Cover image for Aim to Never Stop Learning

Aim to Never Stop Learning

ashleemboyer profile image Ashlee (she/her) Updated on ・1 min read

You will never know everything. There's too much information out there and not enough time to learn it all. What this means is, sometimes we're wrong because we just don't know all of the answers. And that's fine—it's 100% OK to be wrong!

If you're wrong about something, it's not a big deal. It's an opportunity to do better, to learn something new, and grow. Your teammate will know more about a topic than you, just like you know more about a topic than them. That's the great thing about working on a team! You can teach each other about these topics, and your skills will probably compliment one another to the benefit of everyone.

My brain is pretty tired today and words are hard, so I'd like to open the comments for people to share their favorite resources for learning new things. Where do you like to learn about productivity? What books do you recommend on philosophy or ethics? Who's your favorite author of UI/UX books? Whatever you got, I want to hear it. :)

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Ashlee (she/her)


Disabled Web Developer ⌨️ | HOH 🤟 | Live Knitter 🧶 & Live Coder 👩‍💻 | she/her


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Really like "Getting Things Done" by David Allen. It's the single best book about productivity I've ever read. One of his assertions that sticks with me is this: "Your mind is for having ideas, not holding them." In other words, we need to write down our ideas, our schedules, etc...so our brain is available for what it is best at...thinking. I like that.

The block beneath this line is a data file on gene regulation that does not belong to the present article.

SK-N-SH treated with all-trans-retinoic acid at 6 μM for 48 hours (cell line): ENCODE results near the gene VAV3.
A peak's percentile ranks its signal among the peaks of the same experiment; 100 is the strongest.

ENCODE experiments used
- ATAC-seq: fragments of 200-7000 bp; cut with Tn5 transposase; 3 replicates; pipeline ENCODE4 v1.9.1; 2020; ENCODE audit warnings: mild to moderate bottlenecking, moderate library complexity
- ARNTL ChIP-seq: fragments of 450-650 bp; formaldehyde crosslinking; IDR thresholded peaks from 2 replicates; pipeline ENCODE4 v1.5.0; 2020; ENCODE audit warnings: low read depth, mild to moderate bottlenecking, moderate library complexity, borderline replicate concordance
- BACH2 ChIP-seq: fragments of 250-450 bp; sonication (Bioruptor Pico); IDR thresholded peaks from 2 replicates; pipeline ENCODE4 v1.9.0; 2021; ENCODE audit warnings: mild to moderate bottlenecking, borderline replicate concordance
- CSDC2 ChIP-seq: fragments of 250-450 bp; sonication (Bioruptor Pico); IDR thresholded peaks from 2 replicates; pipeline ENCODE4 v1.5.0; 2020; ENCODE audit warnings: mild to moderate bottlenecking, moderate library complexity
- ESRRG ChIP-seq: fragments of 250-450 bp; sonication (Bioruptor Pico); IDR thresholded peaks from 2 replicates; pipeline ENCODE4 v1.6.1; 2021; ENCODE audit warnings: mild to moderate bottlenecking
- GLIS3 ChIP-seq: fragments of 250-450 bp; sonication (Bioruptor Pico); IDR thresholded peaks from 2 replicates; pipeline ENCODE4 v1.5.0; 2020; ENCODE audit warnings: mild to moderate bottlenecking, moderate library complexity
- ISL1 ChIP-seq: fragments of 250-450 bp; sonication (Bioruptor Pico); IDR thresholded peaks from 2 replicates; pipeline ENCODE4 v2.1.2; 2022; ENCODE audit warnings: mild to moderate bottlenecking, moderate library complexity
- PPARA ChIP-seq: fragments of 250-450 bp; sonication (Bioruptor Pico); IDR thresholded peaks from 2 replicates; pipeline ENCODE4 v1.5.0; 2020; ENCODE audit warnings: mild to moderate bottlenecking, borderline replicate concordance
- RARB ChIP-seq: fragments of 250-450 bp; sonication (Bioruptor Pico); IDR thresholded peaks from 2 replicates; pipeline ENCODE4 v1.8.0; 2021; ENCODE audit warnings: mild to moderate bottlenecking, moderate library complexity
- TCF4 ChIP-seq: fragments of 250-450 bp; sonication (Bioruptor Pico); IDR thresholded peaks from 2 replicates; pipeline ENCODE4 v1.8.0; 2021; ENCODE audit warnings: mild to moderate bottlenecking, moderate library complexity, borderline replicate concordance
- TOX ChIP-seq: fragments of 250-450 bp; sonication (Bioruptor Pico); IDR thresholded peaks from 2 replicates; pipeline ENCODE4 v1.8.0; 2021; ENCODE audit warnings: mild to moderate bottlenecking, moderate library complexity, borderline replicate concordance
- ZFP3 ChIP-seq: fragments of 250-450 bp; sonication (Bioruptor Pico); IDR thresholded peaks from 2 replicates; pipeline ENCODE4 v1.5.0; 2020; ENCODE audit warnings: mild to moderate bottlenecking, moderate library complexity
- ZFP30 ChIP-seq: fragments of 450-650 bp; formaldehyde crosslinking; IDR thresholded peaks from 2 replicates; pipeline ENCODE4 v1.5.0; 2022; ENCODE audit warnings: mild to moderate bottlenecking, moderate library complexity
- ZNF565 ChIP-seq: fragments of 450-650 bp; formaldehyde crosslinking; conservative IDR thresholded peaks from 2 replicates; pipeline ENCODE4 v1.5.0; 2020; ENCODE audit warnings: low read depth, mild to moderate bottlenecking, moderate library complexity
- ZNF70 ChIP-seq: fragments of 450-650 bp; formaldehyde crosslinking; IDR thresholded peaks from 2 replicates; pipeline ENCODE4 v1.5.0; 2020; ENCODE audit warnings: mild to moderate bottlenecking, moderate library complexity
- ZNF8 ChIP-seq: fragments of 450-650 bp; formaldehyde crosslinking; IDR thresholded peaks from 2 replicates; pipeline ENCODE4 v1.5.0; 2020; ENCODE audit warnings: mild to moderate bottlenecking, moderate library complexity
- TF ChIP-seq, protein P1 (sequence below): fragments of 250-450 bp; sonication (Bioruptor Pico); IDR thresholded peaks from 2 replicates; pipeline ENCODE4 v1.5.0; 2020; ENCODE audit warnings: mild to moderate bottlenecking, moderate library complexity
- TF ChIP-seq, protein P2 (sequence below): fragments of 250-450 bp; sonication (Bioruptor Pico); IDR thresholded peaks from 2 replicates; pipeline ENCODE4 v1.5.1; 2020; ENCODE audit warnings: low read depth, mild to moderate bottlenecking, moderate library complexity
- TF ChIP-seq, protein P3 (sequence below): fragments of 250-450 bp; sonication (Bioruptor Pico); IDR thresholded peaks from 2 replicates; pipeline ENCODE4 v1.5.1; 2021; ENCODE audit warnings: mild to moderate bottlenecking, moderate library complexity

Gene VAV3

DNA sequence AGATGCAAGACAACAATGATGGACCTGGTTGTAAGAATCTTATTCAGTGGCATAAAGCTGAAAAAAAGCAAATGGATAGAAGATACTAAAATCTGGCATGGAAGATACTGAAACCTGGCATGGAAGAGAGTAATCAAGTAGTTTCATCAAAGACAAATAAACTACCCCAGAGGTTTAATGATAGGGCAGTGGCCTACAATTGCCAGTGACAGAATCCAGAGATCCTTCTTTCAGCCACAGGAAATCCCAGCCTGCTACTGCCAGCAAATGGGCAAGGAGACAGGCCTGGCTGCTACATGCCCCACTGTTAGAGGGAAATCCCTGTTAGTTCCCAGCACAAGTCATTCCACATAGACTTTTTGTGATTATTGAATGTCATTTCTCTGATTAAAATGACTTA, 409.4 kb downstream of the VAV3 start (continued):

I love that quote! It’s so true. I bet writing things down also pushes us to get those things done more quickly too. I’m going to check this book out. Thanks for the recommendation! 😊


For keeping up with software development, I highly recommend pluralsight.com. For other, general purpose classes and lifelong learning I recommend Coursera :)


These both look great! Had not heard of Pluralsight before, but have heard good things about Coursera.


Coursera is suited for lifelong learners of any subject. You can find courses ranging from Computer Science to Arts and Biology. I would not recommend it to software professionals though since most courses are University level (except if you want to study a new area, like Machine Learning).
Pluralsight is the swiss army knife for professionals, it has courses aimed to software engineers ;)

Thanks for this elaboration! Makes total sense.

When it comes to web front-end I like Front-End Masters. They cover all the basics (JS/CSS) as well as the preominent frameworks. It is a different style of video courses with an actual class of students.


Not books but websites! I’ve been learning some new CSS tricks and both the Mozilla docs and the site ‘css tricks’ are wonderful resources.


This one?

My favorite part of that site (other than the super interesting stuff to learn) is all of the beautiful gradients!!